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China to ask Biden administration to lift Trump policies: report

China to ask Biden administration to lift Trump policies: report
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Officials from Beijing are planning to ask their U.S. counterparts during a face-to-face meeting in Alaska on Thursday to lift former President TrumpDonald TrumpGuardian Angels founder Curtis Sliwa wins GOP primary in NYC mayor's race Garland dismisses broad review of politicization of DOJ under Trump Schumer vows next steps after 'ridiculous,' 'awful' GOP election bill filibuster MORE’s policies and sanctions that targeted Chinese companies and individuals, The Wall Street Journal reported.

Unidentified sources told the Journal that talks will include restrictions on Chinese companies Huawei and Semiconductor Manufacturing International, curtailed visas for party officials in China, restrictions on Chinese students and journalists and the closure of a Chinese Consulate in Houston. 

Chinese officials also reportedly want President BidenJoe BidenBaltimore police chief calls for more 'boots on the ground' to handle crime wave Biden to deliver remarks at Sen. John Warner's funeral Garland dismisses broad review of politicization of DOJ under Trump MORE to meet with Chinese President Xi Jinping in April during the virtual global conference that tackles climate change issues.

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The meeting on Thursday will be between Secretary of State Antony BlinkenAntony BlinkenPutin accuses US of organizing 2014 Ukraine coup China has declared information warfare against America — Biden must respond vigorously Envoy says US in talks to remove foreign forces in Libya ahead of elections MORE; Jake SullivanJake SullivanChina has declared information warfare against America — Biden must respond vigorously Sister of North Korean leader dismisses prospects for talks with US The Hill's Morning Report - Presented by Facebook - Biden support, gas tax questions remain on infrastructure MORE, Biden’s national security adviser; Chinese Foreign Minister Wang Yi and Chinese diplomat Yang Jiechi.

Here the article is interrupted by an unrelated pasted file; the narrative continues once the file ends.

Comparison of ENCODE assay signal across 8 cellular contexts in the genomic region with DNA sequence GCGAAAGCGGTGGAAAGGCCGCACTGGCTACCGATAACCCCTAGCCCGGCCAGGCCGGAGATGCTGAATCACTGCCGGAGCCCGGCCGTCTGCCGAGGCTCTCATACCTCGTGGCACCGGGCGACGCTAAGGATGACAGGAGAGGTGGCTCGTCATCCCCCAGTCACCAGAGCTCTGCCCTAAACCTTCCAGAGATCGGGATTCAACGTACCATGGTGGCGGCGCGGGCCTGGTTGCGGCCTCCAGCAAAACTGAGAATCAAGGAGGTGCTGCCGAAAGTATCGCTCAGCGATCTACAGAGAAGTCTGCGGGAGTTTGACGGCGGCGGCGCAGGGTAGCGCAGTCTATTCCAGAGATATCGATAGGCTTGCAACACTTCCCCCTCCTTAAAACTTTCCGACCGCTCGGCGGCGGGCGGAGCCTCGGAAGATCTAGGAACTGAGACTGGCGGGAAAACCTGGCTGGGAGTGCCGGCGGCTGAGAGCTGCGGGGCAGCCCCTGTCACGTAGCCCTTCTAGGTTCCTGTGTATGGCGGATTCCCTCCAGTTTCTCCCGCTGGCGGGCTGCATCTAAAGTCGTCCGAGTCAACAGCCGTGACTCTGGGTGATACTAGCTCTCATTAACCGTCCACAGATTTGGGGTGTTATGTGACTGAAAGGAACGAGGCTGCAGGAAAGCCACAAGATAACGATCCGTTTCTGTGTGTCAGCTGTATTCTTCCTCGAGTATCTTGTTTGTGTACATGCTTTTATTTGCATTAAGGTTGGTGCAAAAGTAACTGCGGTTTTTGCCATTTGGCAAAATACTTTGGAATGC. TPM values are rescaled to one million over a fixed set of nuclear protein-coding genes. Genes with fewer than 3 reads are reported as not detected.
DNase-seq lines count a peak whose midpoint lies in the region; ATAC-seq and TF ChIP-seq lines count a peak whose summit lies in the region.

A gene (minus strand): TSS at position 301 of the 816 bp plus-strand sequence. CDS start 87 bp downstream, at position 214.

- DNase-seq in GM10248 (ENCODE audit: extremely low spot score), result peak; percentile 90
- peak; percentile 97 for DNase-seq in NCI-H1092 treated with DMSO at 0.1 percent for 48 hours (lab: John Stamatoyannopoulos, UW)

Biden officials, meanwhile, are expected to focus on Chinese policies such as actions in the South China Sea and human rights issues. 

Biden officials described the meeting as a “one-off” meeting during which they will also try to discuss issues of agreement such as climate change. 

The Hill has reached out to the White House for comment.

Just before the meeting, Blinken announced late Tuesday that the U.S. was sanctioning 24 Chinese and Hong Kong officials over an overhaul of election laws in Hong Kong, accusing Beijing of an effort to “unilaterally undermine" its electoral system.

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“The relationship with China is a very complex one: It has adversarial aspects; it has competitive aspects; it has cooperative aspects. But the common denominator in dealing with each of those is to make sure we’re approaching China from a position of strength, and that strength starts with our alliance, with our solidarity, because it’s really a unique asset that we have and China doesn’t – the alliance, the cooperation among like-minded countries,” Blinken told Japanese broadcasting network Nippon TV earlier during his overseas trip.

“And when we’re working together, when we’re acting together, when we’re making clear our concerns together, that carries a much heavier weight than any one of our countries acting alone,” Blinken said.

--Updated at 7:55 a.m.